Browse results

You are looking at 1 - 7 of 7 items for :

  • Ancient Science & Medicine x
  • Upcoming Publications x
  • Just Published x
  • Access: Open Access x
  • Search level: All x
Clear All
This is a ground-breaking philosophical-historical study of the work of Galen of Pergamum. It contains four case-studies on (1) Galen’s remarkable and original thoughts on the relation between body and soul, (2) his notion of human nature, (3) his engagement with Plato’s Timaeus, (4) and black bile and melancholy. It shows that Galen develops an innovative view of human nature that problematizes the distinction between body and soul.
Editor:
Nicole Oresme was one of the most original and influential thinkers of the fourteenth century. He is best known for his mathematical discoveries, his economic theories, as well as his vernacular translations of cosmological and ethical texts that were undertaken at the request of King Charles V. This volume sheds light on the beginning of Oresme's scientific activity at the University of Paris (ca. 1340 – ca. 1350), a period of his intellectual career about which little is known. Over the course of this decade, Oresme lectured on many Aristotelian texts on natural philosophy, such as the Physics, On the Heavens, On generation and corruption, Meteorology, and On the Soul. Oresme's commentaries on Aristotle's Meteorology count among his only unpublished texts. This volume presents the first critical edition of books I-II.10 of the second redaction of Oresme's Questions on Meteorology. The edition is preceded by a historical and philological introduction that discusses the context of Oresme’s scientific career and examines the manuscript tradition.
Traces of Ink
Open Access
Experiences of Philology and Replication
Volume Editor:
Traces of Ink. Experiences of Philology and Replication is a collection of original papers exploring the textual and material aspects of inks and ink-making in a number of premodern cultures (Babylonia, the Graeco-Roman world, the Syriac milieu and the Arabo-Islamic tradition). The volume proposes a fresh and interdisciplinary approach to the study of technical traditions, in which new results can be achieved thanks to the close collaboration between philologists and scientists. Replication represents a crucial meeting point between these two parties: a properly edited text informs the experts in the laboratory who, in turn, may shed light on many aspects of the text by recreating the material reality behind it.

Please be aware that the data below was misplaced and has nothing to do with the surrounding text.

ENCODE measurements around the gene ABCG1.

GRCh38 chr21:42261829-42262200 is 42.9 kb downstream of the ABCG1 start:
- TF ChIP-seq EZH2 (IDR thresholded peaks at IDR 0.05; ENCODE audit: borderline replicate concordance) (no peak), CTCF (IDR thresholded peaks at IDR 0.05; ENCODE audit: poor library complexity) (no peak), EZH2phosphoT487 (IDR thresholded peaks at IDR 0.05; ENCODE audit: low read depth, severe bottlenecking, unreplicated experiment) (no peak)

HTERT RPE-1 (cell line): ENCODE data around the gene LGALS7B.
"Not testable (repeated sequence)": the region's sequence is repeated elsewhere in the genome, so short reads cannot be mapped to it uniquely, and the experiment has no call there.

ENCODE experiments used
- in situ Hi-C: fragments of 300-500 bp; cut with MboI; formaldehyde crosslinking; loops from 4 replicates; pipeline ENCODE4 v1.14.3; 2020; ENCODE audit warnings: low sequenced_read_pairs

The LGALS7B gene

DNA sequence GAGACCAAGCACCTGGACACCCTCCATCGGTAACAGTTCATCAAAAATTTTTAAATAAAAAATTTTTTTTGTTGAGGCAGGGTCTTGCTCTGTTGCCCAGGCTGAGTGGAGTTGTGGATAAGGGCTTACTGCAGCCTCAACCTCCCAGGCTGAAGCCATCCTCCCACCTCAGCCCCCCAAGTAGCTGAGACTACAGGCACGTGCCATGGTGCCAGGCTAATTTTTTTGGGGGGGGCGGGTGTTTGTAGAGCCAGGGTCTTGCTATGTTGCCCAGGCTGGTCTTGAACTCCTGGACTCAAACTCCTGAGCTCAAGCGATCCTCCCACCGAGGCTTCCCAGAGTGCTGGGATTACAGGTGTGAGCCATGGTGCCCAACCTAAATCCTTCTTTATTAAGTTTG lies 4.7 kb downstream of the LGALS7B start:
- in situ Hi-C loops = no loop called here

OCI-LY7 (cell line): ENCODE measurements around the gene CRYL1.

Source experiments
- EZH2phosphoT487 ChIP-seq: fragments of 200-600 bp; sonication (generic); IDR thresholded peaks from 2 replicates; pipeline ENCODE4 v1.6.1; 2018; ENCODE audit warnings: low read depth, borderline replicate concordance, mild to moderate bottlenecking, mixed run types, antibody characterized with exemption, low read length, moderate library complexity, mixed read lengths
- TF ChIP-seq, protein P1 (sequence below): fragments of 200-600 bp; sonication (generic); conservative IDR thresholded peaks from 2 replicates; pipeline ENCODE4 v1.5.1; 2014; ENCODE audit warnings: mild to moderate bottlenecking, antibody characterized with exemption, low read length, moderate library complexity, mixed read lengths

Contributors are: Miriam Blanco Cesteros, Michele Cammarosano, Claudia Colini, Vincenzo Damiani, Sara Fani, Matteo Martelli, Ira Rabin, Lucia Raggetti, and Katja Weirauch.
A Microhistorical Study of the Neo-Assyrian Healer Kiṣir-Aššur
In Medicine in Ancient Assur Troels Pank Arbøll offers a microhistorical study of a single exorcist named Kiṣir-Aššur who practiced medical and magical healing in the ancient city of Assur (modern northern Iraq) in the 7th century BCE. The book provides the first detailed analysis of a healer’s education and practice in ancient Mesopotamia based on at least 73 texts assigned to specific stages of his career. By drawing on a microhistorical framework, the study aims at significantly improving our understanding of the functional aspects of texts in their specialist environment. Furthermore, the work situates Kiṣir-Aššur as one of the earliest healers in world history for whom we have such details pertaining to his career originating from his own time.
Proceedings of the Tenth Symposium Platonicum Pragense
Plato's 'Timaeus' brings together a number of studies from both leading Plato specialists and up-and-coming researchers from across Europe. The contributions cover a wide variety of topics, ranging from the literary form of the work to the ontology of sense perception and the status of medicine in Timaeus' account. Although informed by a commitment to methodological diversity, the collection as a whole forms an organic unity, opening fresh perspectives on widely read passages, while shedding new light on less frequently discussed topics. The volume thus provides a valuable resource for students and researchers at all levels, whether their interest bears on the Timaeus as a whole or on a particular passage.
Editor:
This collective volume arises from a Wellcome-funded conference held at the University of Warwick in 2014 about the “new” Galen discovered in 2005 in a Greek manuscript, De indolentia. In the wake of the latest English translation published by Vivian Nutton in 2013, this book offers a multi-disciplinary approach to the new text, discussing in turn issues around Galen’s literary production, his medical and philosophical contribution to the theme of avoiding distress (ἀλυπία), controversial topics in Roman history such as the Antonine plague and the reign of Commodus, and finally the reception of the text in the Islamic world. Gathering eleven contributions by recognised specialists of Galen, Greek literature and Roman history, it revisits the new text extensively.
Author:
This volume makes available for the first time in English translation a selection of Jacques Jouanna's papers on medicine in the Graeco-Roman world. The papers cover more than thirty years of Jouanna’s scholarship and range from the early beginnings of Greek medicine to late antiquity. Part One studies the ways in which Greek medicine is related to its historical and cultural background (politics, rhetoric, drama, religion). Part Two studies a number of salient features of Hippocratic medicine, such as dietetics, theories of health and disease and concepts of psychosomatic interaction, in relation to Greek philosophical thought. Part Three studies the reception of Hippocratic medicine, especially medical ethics and the theory of the four humours, in Galen and in late antiquity.